SYDNEY (Reuters) – A U.S. Navy nuclear submarine arrived in Western Australia on Friday as allies Canberra and Washington deepen defence ties and prepare to transfer nuclear submarine capability to Australia.
The U.S. Navy Virginia-class submarine arrived at HMAS Stirling for a scheduled port visit as part of a patrol of the Indo-Pacific, officials said.
Port Stirling will undergo an A$8 billion expansion to become a base for U.S. and British nuclear submarines from 2027, under the AUKUS partnership of Australia, the United States and Britain.
Australia plans to buy three nuclear-powered and conventionally armed submarines next decade from the United States, before building a new nuclear submarine class in Australia in the 2040s.
The U.S. military does not have a base in Australia but it is increasing the type and number of forces it rotates there. It will also stockpile military stores this year and establish a joint intelligence centre next year, defence and foreign ministers from the two nations said on Saturday.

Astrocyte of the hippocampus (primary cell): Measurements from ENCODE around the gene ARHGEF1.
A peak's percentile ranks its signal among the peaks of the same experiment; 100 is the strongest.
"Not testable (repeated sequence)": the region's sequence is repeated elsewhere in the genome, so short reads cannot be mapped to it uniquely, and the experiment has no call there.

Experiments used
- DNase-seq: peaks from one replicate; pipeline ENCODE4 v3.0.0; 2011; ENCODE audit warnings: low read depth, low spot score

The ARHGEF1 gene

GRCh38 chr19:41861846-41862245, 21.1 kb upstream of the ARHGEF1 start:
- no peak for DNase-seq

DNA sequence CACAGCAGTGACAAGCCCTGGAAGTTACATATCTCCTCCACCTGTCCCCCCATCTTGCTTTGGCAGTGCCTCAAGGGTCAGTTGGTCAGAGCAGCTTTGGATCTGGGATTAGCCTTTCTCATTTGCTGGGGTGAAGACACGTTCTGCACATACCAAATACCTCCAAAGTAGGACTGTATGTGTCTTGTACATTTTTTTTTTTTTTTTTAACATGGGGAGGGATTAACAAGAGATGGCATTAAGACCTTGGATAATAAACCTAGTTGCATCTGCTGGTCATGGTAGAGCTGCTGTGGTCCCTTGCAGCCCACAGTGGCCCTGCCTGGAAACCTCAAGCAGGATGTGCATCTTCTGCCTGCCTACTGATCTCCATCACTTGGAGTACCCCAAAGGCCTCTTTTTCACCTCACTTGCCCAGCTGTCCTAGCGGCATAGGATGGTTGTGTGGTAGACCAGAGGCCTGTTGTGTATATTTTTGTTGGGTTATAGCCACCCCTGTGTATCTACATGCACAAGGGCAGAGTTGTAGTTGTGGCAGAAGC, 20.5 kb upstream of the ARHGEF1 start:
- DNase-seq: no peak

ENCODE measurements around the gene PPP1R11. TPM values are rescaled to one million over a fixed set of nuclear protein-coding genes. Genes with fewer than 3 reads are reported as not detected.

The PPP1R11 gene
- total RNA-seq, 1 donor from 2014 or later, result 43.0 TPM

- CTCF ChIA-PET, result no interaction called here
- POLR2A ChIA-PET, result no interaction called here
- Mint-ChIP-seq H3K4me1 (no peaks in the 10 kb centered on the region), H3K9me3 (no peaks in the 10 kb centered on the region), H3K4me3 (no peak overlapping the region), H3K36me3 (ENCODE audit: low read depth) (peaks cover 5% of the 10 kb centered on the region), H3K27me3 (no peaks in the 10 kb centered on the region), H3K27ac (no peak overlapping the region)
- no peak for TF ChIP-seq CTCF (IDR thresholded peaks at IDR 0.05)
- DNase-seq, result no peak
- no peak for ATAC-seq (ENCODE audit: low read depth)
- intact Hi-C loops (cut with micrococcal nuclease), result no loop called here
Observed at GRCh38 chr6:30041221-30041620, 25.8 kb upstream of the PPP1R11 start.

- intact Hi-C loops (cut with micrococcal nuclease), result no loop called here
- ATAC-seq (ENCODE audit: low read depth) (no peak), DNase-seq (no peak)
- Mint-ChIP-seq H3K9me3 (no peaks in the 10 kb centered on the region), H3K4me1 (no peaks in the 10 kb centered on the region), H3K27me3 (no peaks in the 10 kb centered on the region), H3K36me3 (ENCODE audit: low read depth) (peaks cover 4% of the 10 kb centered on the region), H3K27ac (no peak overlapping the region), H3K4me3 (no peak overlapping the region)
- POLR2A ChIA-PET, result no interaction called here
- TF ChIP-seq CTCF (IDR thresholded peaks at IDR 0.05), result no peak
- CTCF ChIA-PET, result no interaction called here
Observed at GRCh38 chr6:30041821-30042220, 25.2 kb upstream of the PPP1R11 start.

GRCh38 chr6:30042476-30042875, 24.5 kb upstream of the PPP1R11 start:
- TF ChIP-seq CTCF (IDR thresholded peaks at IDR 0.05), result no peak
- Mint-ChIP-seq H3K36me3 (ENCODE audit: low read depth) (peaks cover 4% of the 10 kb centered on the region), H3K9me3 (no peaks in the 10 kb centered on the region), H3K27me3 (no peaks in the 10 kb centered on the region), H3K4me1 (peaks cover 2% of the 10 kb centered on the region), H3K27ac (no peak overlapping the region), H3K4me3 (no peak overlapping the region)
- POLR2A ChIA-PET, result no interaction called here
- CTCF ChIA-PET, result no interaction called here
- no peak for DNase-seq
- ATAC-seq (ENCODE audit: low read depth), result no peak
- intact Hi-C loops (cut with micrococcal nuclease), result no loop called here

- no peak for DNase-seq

The United States will also be involved in upgrades to multiple air bases in Australia’s north, missile production and space cooperation, they said.
Australia and the United States are conducting two major military exercises this month, as Australia seeks to boost its defence preparedness.
Two Indian navy ships will join the Malabar Exercise, with Quadrilateral Security Partners the U.S., Australia and Japan, off the east coast of Australia next Friday.
Talisman Sabre (NASDAQ:), involving 34,000 personnel from 13 nations closed on Friday. Chief of Joint Operations, Lieutenant General Greg Bilton, said the exercise “tested our combined capabilities across sea, land, air, cyber and space operations”.